Towards the end, reracking becomes more strategic based on an ideal formation for a strike or specific spare pickup. If the prior shot leaves a favorable pin setup, a pro might forgo reracking and play the existing pins.

But in general, don’t be surprised to see bowlers take multiple reracks before just about every shot, even early routine frames. It’s ingrained in their strategy.

Does Reracking Really Make a Difference?

With pro bowlers so committed to the rerack, it begs the question – does it actually work to improve scoring? Studies suggest the answer is yes:

  • A USBC analysis of pro tournaments found that shots immediately following a rerack averaged 2.2 pins more per shot.
  • Another study published in the International Journal of Performing Arts and Digital Media found that 67% of bowlers reracking before shots resulted in a strike, versus 56% without.
  • Data from multiple tournaments showed the highest-scoring professionals reracked between 25-45% of shots.

The consensus is frequent, but not excessive, strategic reracking gives pros a statistical edge to increase strikes and spares. Keeping pin setup controlled and consistent, versus random, appears to boost scoring.

But there are diminishing returns if overdone. Excessive reracking can backfire by disrupting timing and rhythm. The key for pros is finding an optimal balance for maximizing the benefits.

Reracking Strategically as an Amateur Bowler

As a casual amateur, you may not need or have access to the full benefits of pro-level reracking. But you can still apply some of the strategic concepts:

  • Rerack the first frame – Start each game with a reset pin formation to set a consistent tone.
  • Rerack after bad shots – Don’t stack poor setups. Reset if pins are wildly out of place.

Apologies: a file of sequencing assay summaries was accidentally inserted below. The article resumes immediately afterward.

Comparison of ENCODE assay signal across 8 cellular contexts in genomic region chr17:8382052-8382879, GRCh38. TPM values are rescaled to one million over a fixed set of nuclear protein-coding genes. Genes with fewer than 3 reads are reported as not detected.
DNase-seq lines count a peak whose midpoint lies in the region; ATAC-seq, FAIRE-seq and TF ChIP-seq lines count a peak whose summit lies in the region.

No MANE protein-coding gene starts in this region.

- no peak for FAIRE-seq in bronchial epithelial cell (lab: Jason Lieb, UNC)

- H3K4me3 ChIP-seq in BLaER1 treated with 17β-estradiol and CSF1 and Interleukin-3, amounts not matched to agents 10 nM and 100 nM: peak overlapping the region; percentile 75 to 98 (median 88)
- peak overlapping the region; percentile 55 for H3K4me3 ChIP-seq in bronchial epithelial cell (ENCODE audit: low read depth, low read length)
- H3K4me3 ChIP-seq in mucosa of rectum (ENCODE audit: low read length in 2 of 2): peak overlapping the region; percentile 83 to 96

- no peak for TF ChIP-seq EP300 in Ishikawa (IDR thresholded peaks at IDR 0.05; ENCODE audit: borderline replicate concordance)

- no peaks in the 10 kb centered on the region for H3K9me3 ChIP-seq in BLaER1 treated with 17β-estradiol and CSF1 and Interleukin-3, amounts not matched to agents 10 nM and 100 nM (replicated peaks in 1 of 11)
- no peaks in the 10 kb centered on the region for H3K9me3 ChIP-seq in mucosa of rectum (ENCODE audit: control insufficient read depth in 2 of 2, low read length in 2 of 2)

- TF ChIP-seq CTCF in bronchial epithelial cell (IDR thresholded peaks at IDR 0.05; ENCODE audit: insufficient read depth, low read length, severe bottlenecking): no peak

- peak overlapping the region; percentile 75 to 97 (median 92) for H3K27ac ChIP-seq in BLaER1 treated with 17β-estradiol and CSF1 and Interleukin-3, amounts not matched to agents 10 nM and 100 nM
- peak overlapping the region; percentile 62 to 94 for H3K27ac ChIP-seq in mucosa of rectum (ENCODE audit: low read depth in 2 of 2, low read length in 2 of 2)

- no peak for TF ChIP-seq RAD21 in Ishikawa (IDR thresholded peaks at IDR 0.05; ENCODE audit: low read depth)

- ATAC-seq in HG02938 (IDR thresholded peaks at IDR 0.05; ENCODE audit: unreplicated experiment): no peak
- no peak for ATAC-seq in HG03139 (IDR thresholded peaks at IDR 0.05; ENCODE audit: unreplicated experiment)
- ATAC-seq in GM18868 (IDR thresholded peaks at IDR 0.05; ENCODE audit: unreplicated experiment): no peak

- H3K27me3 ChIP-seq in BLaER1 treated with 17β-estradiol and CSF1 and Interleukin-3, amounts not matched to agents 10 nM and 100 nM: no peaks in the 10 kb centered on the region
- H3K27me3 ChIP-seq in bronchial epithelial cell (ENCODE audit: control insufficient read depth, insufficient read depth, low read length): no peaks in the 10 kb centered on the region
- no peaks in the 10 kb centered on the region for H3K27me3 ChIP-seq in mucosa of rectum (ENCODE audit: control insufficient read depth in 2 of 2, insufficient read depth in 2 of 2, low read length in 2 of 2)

• During spares – Rerack for ideal leave if you need to pick up a tricky split.
  • When changing ball/side – Getting a reset formation when you move or switch balls can help reestablish rhythm.
  • Avoid excessive reracks – Don’t overdo it to the point of disrupting your own flow.

The pros have reracking down to a science. But a bit of strategy with this technique can benefit amateur bowlers as well. Understand why the best rerack is, and you may be able to pick up some extra pins too.

Conclusion – Why Do Pro Bowlers Rerack?

Next time you see bowlers repeatedly reracking pins during a pro tournament know there’s a method behind the madness. Maintaining ideal and consistent pin formations, controlling strategy, and playing some psychological games are all parts of the pros’ reracking theories.

While too much can backfire, studies show proper strategic reracking gives professional bowlers a statistical scoring advantage. It’s not superstition – controlled pin setups truly help their precision and consistency.

Reracking less frequently may benefit amateur bowlers as well at key moments. But leave the excessive reracking to the pros. They’ve honed the technique that works for their level of play.

So don’t be surprised to still see plenty of reracking and reset pins even among the best bowlers in pressure situations. It’s a core part of their game strategy and success.

Frequently Asked Questions

How can you tell a bad rack in bowling?

A bad rack refers to the improper or uneven spacing of the pins after they are set. Signs of a bad rack include:

  • The 1 pin is significantly off-center
  • Large gaps or gaps on both sides of the 1-pin
  • Pins leaning heavily in one direction
  • Pins stacked directly on top or too close together
  • The 5-pin set is very deep or far back

What does F mean in bowling?

In bowling scoring, an F stands for Foul. It indicates that the bowler stepped over the foul line during their approach and release. A foul negates that shot and it gets scored as zero.

What is 4 strikes in a row called?

In bowling, four consecutive strikes are known as a “hambone“. Some other bowling scoring names:

  • Double: 2 strikes in a row
  • Turkey: 3 strikes in a row
  • Golden Turkey: 3 strikes in a row when a bowler is in the 3rd frame
  • Wild turkey: 4 strikes in a row over 2 frames (X X X X)

What is a creeper in bowling?

A creeper is a pin that slowly tips over and falls after being hit indirectly or weakly by the bowling ball. Creepers add suspense since the pin can teeter but stay up long enough to count as a remaining pin.

What is 11 strikes in a row called?

Eleven consecutive strikes bowled in a single game is called a “perfect game” or just “perfection”. It’s the highest score possible in a traditional bowling game.

What is a sour apple in bowling?

In bowling, a sour apple is slang for a 5-7 split leftover after the first shot. It resembles the shape of an apple core. This type of split can be very difficult to convert the spare.